Production Begins from Alpine Field on Alaska's North Slope

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Nov. 16, 2000

Phillips Alaska, Inc., a wholly owned subsidiary of Phillips Petroleum Company [NYSE:P], and Anadarko Petroleum Corp. [NYSE:APC] announced today that the Alpine oil field on Alaska’s North Slope has started production. The field is expected to reach peak gross production of 80,000 barrels per day by yearend. Gross recoverable reserves are estimated at 429 million barrels.

"Alpine is a key addition to Phillips' Alaska operations," said Jim Mulva, Phillips’ chairman and chief executive officer (CEO). "We expect Phillips' production levels in Alaska to remain between 375,000 - 400,000 barrels-of-oil-equivalent per day for the next several years. In addition, advanced technology and a drive to be environmentally sensitive have made Alpine the standard by which all future Arctic developments will be measured. I want to congratulate the men and women of Phillips Alaska, Anadarko and the many Alaskans who made this development happen."

"Anadarko is a big believer in the future of Alaska as a key energy provider for all of North America," said Robert J. Allison, Jr., Anadarko chairman and CEO. "The start-up of the Alpine Field is just the first in what I’m sure will be a succession of new, important Alaskan oil and gas fields. This has been a true team effort between Anadarko, Phillips and the State of Alaska."

"Development of the Alpine field is a model of doing it right in Alaska," said Alaska Governor Tony Knowles. "By incorporating innovative technology that minimizes environmental impacts, Alpine demonstrates how we can responsibly develop our vast Arctic resources. And through the involvement of Alaska contractors, suppliers and Native corporations, Alpine development has been an effective partnership with Alaska business. Congratulations to Phillips and Anadarko for bringing this field on line and leading the way for future development on the North Slope."

The Alpine discovery was declared commercial in 1996. Alpine is the largest onshore oil field discovered in the United States in more than a decade. It also is the western-most producing oil field on Alaska's North Slope. The field is located in the Colville River area, 34 miles west of the Kuparuk River field, eight miles from the Inupiat village of Nuiqsut and near the border of the National Petroleum Reserve-Alaska.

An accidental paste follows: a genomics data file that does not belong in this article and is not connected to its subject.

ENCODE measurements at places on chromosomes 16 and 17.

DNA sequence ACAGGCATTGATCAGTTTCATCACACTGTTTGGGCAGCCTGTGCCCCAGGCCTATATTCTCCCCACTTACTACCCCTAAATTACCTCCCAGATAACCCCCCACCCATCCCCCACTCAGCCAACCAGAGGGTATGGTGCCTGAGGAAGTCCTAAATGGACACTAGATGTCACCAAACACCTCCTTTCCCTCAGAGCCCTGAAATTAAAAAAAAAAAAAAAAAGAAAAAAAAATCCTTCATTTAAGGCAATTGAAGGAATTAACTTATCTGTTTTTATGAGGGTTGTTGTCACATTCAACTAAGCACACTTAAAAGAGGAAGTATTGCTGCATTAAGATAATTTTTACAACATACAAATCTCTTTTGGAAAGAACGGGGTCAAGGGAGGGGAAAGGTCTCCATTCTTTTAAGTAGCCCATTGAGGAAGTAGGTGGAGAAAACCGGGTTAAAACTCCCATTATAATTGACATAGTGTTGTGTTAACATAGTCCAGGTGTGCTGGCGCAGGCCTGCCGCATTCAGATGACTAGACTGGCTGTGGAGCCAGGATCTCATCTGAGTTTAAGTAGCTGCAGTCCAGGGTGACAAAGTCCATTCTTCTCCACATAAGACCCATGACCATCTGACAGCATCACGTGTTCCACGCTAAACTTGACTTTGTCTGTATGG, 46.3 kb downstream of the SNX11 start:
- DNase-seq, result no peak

To date, 30 wells – 16 production and 14 injection – have been completed at the first Alpine drill site. The entire Alpine development calls for two drill sites and more than 112 horizontal wells. Development of the first site includes the use of miscible injectant generated from the existing gas in the field to implement an enhanced oil recovery project at the time of field start-up. Development of the field will total more than $1 billion.

The 40,000-acre field was developed on just 94 acres, or two-tenths of one percent of the field area. In addition, Alpine is a zero-discharge facility. The waste generated is reused, recycled or properly disposed. There is no permanent road to the field, and in the winter ice roads are constructed to allow transportation of equipment and drilling supplies to the site. These roads minimize environmental impacts, because in the spring the ice roads melt, leaving no trace on the tundra. Small aircraft also provide service to the field.

Prior to the Alpine discovery, environmental experts and scientist had begun environmental studies in the area. These studies allowed the companies to locate drill sites and facilities in areas where they have had minimal impact on wildlife, waterfowl or the subsistence lifestyle practiced by the Nuiqsut residents.

"Alpine is the realization of the fact that our traditional subsistence interests can be balanced with the development of oil and gas interests," said Isaac Nukapigak, president of Kuukpik Village Corporation. "The employment and training programs started during the Alpine development are positive steps Kuukpik and industry can build upon into the future."

"We’ve spent more than eight years studying the environment in the Colville River delta area and working with the residents of Nuiqsut," said Kevin Meyers, president of Phillips Alaska. "Phillips and the Alpine team place a high value on respect for the land and the people who live there."

Phillips Alaska is operator of and holds a 78 percent interest in the Alpine field, while Anadarko holds a 22 percent interest.

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